Stepping into the dojo, Alexander Capelluto ’08 brought the same spirit to karate that he brought to everything else in his life.
He was an experienced martial artist, but never shied away from drilling exercises with younger karate students. This was how Capelluto’s family and friends said they remember him — always willing to teach and to inspire.
Capelluto, who was killed in a biking accident on Thursday, was described by those who knew him as a fun-loving and outgoing instructor, student and friend — an energetic young man whose dedication and often consuming zeal spilled over into those around him, whether he was organizing Hurricane Katrina relief efforts or gearing up for a nation-spanning Habitat for Humanity bike challenge.
“He ‘got’ everyone he met; he understood them and helped them understand each other,” Capelluto’s sister, Katherine Capelluto ’04, said in an e-mail. “Losing Alexander leaves a hole in all our lives.”
Born and raised in New York City, Alexander Capelluto attended the Horace Mann School before matriculating at Yale. During his high school years, classmate Logan Lowe said Capelluto consistently worked to make sure that everyone in their 10th grade geometry class learned the material.
“He made you want to spend time with him, made you want to do work with him,” he said. “He really would make you excited and make you feel like … you were on the right track.”
The valedictorian of his class, Capelluto also served for four years as its president. At Yale, he participated in Freshman Outdoor Orientation Trips and walked onto the lightweight crew team this past year. Teammate Ben Elkins ’08 said Capelluto made a concerted effort to mesh with the team from the beginning, but was not afraid to take initiative, either, organizing a fundraising event for Hurricane Katrina relief in the fall.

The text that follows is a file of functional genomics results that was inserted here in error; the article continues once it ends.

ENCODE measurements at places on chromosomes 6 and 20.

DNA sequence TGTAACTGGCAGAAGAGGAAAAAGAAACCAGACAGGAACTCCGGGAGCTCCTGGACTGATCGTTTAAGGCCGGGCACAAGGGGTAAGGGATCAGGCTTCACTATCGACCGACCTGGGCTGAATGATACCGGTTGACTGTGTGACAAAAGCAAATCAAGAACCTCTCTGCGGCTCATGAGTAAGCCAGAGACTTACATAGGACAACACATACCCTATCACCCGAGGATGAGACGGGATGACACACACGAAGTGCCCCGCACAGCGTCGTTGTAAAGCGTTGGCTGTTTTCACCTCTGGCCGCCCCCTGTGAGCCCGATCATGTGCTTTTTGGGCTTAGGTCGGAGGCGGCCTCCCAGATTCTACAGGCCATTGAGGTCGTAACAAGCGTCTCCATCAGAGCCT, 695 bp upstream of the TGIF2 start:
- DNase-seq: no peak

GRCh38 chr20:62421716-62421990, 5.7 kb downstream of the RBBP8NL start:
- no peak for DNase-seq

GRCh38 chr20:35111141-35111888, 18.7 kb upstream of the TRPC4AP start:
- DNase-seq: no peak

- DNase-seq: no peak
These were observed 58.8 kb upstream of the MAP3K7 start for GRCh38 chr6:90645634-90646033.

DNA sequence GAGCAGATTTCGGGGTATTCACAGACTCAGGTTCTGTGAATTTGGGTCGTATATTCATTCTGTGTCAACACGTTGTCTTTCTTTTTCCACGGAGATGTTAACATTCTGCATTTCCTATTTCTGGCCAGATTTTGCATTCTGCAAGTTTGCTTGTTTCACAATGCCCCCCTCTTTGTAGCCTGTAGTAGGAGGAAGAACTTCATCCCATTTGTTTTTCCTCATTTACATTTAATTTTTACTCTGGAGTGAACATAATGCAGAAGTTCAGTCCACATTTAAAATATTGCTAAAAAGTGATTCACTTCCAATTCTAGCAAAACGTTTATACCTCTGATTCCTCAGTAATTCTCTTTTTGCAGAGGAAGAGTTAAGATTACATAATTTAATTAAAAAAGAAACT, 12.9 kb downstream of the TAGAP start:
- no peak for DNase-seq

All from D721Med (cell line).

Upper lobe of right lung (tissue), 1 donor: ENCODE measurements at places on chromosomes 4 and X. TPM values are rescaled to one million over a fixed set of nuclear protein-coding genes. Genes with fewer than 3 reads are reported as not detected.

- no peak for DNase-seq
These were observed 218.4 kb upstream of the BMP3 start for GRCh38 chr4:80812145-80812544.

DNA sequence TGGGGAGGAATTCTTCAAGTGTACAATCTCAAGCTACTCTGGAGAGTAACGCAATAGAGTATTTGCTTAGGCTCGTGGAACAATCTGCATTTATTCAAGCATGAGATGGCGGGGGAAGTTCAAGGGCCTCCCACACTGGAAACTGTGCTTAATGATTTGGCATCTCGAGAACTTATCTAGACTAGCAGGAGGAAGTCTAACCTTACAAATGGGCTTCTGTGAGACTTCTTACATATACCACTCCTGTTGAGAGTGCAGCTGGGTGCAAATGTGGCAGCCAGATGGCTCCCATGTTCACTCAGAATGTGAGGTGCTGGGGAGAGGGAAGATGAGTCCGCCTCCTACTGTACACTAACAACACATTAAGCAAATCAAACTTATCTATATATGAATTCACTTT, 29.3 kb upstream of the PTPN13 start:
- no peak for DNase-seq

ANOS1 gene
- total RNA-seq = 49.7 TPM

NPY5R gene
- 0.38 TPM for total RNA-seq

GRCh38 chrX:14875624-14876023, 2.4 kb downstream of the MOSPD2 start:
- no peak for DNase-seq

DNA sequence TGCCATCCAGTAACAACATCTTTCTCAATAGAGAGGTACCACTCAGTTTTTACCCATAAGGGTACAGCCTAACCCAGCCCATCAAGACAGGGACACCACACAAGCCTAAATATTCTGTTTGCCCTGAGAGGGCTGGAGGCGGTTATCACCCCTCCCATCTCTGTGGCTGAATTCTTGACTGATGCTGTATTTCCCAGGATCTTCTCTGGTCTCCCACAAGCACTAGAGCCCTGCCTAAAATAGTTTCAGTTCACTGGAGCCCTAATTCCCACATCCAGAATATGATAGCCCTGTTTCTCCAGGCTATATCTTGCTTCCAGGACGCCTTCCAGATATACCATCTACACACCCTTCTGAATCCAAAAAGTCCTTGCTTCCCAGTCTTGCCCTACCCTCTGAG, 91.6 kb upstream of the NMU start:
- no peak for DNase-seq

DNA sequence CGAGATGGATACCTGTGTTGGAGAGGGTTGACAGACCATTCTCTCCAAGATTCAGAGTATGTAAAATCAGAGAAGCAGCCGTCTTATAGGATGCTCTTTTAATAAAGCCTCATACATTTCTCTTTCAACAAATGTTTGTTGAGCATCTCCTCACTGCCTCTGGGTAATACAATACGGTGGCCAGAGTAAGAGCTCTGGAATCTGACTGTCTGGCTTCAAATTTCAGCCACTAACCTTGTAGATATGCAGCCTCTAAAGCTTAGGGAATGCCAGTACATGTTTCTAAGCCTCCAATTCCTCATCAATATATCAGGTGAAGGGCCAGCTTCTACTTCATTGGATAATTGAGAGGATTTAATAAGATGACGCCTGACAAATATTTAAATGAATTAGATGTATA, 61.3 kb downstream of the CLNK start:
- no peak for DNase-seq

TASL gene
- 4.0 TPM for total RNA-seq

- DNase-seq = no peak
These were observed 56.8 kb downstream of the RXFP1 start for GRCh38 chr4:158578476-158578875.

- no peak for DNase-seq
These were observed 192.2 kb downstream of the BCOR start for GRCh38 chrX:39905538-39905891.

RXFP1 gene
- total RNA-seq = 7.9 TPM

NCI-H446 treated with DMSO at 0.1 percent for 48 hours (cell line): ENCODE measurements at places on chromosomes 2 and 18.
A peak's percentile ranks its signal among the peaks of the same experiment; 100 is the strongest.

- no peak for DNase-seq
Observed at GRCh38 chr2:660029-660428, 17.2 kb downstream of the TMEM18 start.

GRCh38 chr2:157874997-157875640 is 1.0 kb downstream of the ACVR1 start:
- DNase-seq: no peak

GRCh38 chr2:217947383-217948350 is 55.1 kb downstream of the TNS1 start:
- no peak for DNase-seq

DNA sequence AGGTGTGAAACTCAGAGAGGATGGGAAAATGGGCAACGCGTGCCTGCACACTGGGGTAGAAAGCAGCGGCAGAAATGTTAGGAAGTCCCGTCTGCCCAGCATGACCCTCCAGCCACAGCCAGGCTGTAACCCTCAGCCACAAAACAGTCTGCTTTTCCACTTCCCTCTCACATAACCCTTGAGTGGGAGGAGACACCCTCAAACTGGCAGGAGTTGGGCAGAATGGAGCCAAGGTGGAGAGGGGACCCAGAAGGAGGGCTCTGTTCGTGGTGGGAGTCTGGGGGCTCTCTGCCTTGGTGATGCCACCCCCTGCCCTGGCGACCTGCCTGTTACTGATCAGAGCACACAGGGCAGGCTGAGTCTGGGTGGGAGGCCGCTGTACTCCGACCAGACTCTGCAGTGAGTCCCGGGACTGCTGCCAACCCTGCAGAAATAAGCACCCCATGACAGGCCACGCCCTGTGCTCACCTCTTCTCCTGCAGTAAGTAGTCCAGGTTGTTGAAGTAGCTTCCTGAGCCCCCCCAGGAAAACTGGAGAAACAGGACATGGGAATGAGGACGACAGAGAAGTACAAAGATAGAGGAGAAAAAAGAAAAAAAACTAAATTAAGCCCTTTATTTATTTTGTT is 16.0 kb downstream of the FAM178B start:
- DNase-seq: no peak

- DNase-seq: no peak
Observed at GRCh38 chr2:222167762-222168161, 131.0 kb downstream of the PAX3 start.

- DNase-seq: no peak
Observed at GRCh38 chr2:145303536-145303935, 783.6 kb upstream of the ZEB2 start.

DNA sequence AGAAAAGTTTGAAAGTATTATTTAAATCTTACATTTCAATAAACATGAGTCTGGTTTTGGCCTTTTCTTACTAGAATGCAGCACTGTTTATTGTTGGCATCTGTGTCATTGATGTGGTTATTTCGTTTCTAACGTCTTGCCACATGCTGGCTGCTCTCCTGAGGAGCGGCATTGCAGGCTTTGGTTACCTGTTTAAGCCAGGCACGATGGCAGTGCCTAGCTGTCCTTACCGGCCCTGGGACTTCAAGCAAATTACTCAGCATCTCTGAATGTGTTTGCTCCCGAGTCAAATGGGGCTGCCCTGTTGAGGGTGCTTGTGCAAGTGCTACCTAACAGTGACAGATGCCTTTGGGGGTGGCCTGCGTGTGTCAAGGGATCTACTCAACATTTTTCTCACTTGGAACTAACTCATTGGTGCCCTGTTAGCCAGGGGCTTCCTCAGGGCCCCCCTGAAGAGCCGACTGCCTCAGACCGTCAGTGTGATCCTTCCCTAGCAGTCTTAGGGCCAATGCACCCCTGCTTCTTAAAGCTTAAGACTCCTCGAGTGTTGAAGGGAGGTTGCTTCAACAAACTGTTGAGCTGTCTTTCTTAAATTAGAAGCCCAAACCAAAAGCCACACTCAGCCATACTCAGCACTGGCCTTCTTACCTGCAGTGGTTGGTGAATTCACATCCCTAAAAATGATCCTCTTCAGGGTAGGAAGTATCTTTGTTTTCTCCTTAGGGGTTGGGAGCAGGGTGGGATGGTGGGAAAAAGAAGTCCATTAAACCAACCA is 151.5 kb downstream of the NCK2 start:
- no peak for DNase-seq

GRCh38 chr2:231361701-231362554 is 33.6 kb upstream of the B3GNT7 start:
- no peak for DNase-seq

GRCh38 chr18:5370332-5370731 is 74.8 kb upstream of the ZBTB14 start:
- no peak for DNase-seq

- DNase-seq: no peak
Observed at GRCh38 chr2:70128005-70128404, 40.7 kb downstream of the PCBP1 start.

“He worked to make it a team fundraiser,” Elkins said. “It was certainly something he didn’t think he could do, but he did it.”
Capelluto’s friends and family said his commitment to others always came before his own needs. High school classmate and friend Devin Balkind said that while he vividly recalls his and Capelluto’s shared passion for James Bond movies, the most memorable aspect of his classmate was his empathy.
“Aside from being more or less a genius … he was just an inspiring kid,” Balkind said. “When all of us were complaining about the 80 hours of community service we had to do, he was on hour 130.”
Priya Prasad ’08, who lived above Capelluto during their freshman year, remembers him as a “brilliant” student who worked to support those in need of academic help rather than flaunting his intelligence.
“Everyone came by his room,” she said. “The door was always open.”
Those close to Capelluto said that he touched the lives of everyone around him, whether hiking through the Berkshires, rowing for all he was worth, or just sitting out on the deck with his guitar and some company. Longtime friend Jared Iverson, a resident of New Hampshire who met Capelluto at summer camp in Maine, said that family, friends and even casual acquaintances are traveling from throughout the nation to share memories of Capelluto at his memorial service.
The service will be held at Congregation B’nai Jeshurun in New York City on Monday at 12:30 p.m.